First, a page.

Our past collections

Check out some of the past book boxes we've curated, the underrepresented groups we and our members have been allies to, and more about the themes we have showcased

The aim of Heady Mix's collections

Each book box theme is carefully thought out and selected by our curation team which is led by our Chief Curator and Founder, Justina Cruickshank . The aim behind our collections is to challenge and overcome the problem of representation in literature. Not only are talented authors being sidelined and left off bookshelves, but there are too many identikit book characters with not nearly enough diversity nor the fascinating perspectives that we're lucky enough to experience in the real world. 

And why does any of it matter? Books inform every aspect of our lives. Films are adapted from books. History begins with books. We learn through books and about books in school. Books are everywhere so they need to represent everyone.  

Where do you belong? 

California Dreaming

This collection explored immigration and the notion of belonging and acceptance featuring writers from all over the world who have migrated from one country to another.

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About California Dreaming

Many immigration stories start in the same place, not physically, but metaphorically it’s the same. They start with a dream of otherness, of better. Whether it’s safety from persecution, freedom from poverty, fleeing from a war, crop failure or environmental disaster, lifestyle migration, family unity, religious belonging or seeking better opportunities in education or employment; whatever the motivation, much of the world’s migration starts with a dream of a better (however subjectively defined), life.

It’s the 1965 hit California Dreamin’ with its lyrics "I’d be safe and warm, If I was in LA", that is the marching anthem for those longing for better. Serving as a metaphor for a restless generation, it became a gospel for new thinking, and marked the age of agency. So California Dreamin’ felt an appropriate title for a collection focused on migration and the search for a new beginnings.

Whilst there is vast diversity in those who no longer call their bloodline nation home and a myriad of journeys and experiences of international migrants, the literature that reflects their tale is stagnant, limited and unrepresentative. All too common is the ‘fish out of water’ narrative, that focuses on escape from a stereotyped poor, third world country, and too many that pander to the West’s proposed blueprint of how immigrants do and should behave when they arrive on foreign shores. It was clear that many publishers don’t give the reading public credit in 1) being curious about different immigration stories and 2) wanting to spend money on these different immigration stories.

So here at Heady Mix we decided to share stories that look at themes of identity, at work that navigates the questions ‘Where are you from?’, ‘How and with where, do you identify?’. In the hostile climate of Brexit and borders built by walls, it’s never been more vital to listen and learn to as many tales of migration as we possible. We must explore how experience differs so greatly between each of those who’s ancestral home is no longer their own. Perhaps that is, and has always been, an essential part of the American dream.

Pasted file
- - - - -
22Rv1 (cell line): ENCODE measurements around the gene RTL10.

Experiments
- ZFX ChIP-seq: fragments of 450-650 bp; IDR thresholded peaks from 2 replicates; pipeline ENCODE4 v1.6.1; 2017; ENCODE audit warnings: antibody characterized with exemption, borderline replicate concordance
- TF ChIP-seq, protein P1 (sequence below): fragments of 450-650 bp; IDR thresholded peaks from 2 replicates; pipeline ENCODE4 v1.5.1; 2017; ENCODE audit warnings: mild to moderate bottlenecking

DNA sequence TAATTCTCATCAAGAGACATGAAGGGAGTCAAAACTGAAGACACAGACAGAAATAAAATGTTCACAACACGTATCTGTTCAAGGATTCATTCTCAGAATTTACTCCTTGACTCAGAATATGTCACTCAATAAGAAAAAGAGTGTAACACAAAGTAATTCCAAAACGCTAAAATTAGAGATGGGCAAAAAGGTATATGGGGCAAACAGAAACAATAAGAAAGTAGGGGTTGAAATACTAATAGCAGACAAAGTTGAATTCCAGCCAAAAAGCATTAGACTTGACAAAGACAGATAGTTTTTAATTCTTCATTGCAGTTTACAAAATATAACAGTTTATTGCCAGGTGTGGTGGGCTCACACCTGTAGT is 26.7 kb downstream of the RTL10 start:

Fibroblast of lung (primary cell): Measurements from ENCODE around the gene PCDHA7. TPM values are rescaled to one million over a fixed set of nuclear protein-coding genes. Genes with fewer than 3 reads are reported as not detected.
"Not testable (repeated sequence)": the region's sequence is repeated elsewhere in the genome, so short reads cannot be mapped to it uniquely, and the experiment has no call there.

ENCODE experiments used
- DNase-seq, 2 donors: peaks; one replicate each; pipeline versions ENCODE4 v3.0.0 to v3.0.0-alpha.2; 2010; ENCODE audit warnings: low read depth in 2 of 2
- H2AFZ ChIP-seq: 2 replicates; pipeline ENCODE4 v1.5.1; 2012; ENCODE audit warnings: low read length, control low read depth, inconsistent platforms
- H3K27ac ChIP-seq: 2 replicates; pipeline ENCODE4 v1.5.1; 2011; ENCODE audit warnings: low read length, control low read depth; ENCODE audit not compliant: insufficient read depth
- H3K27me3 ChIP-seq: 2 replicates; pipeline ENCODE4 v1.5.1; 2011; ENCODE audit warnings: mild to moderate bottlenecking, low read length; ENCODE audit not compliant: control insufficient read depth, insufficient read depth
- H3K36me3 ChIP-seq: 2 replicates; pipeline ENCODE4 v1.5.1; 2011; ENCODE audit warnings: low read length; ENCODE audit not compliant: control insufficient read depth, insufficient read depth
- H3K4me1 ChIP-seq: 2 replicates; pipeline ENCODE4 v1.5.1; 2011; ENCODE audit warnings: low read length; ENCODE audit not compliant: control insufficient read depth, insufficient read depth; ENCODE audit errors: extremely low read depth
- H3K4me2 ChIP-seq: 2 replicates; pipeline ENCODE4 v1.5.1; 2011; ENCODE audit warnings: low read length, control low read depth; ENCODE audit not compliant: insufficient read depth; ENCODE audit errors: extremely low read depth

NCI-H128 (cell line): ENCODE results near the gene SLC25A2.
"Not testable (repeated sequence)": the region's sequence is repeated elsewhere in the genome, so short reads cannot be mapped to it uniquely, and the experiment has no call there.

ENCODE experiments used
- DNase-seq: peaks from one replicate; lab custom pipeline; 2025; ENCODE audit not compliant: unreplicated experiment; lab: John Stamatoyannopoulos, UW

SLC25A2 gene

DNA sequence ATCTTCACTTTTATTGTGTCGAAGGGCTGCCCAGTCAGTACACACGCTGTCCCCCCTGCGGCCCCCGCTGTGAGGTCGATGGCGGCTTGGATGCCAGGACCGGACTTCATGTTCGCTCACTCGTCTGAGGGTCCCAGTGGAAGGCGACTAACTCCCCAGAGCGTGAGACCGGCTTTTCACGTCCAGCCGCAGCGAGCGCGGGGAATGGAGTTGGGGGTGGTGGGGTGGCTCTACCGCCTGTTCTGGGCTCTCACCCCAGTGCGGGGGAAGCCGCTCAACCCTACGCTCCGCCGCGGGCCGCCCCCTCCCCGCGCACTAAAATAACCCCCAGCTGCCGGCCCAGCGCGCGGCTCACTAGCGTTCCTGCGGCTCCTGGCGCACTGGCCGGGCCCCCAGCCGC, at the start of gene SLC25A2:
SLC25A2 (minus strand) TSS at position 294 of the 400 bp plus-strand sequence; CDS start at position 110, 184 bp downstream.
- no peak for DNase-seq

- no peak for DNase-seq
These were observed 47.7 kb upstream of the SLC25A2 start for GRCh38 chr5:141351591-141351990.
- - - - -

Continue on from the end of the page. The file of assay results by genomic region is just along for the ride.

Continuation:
Is the absence of sound silence? 

Loud Silence

In this collection, we brought together writers from the D/deaf community to take  readers on a journey that explores identity, representation and communication.

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About Loud Silence

Loud Silence: two words used rarely together, and perhaps for many thought of as oxymoronic. But to us at Heady Mix, these two words represented exactly what we wanted to instil with our book box that showcased stories and experiences from the D/deaf community. For many hearing people, the absence of noise is perceived through a very narrow lens, either it’s there or it isn’t. However, for the D/deaf community sound is communicated in alternative ways, and just because it doesn’t exist in the 'hearing' sense, doesn’t mean it isn’t there at all.

When we began our researching the Loud Silence book box, our reading took us through recurring themes of isolation and of being ignored. Yet the further we looked, the more we realised that for each sad story there was another that showed the strength and determination of a community perceived to be silent, one constantly fighting against the stereotype.

Far too often, because hearing people don’t recognise sound when a person uses Sign Language to express and interact, it is implied there is no voice, yet this is far from the case. The D/deaf community, with hands and fingers moving flawlessly, shape stories via the 300 plus Sign Languages around the world. It is a group with a rich history and strong identity despite the many biases, stereotypes and barriers determined to make life harder than it needs to be.

The English language we discovered is also sound bias, something many overlook. Consider phases such as “falls on deaf ears” or “deaf as a post”, and think too about the words used to describe communication: talk, speak, hear, listen. With such limited language, there is complete oversight of those without hearing, how they express and engage with the world around them.

So that’s why we chose to focus on giving a platform to the D/deaf community, to go some way in correcting this oversight, so that more people can understand and relate to a world where noise is communicated differently and voices are heard loud, even without sound.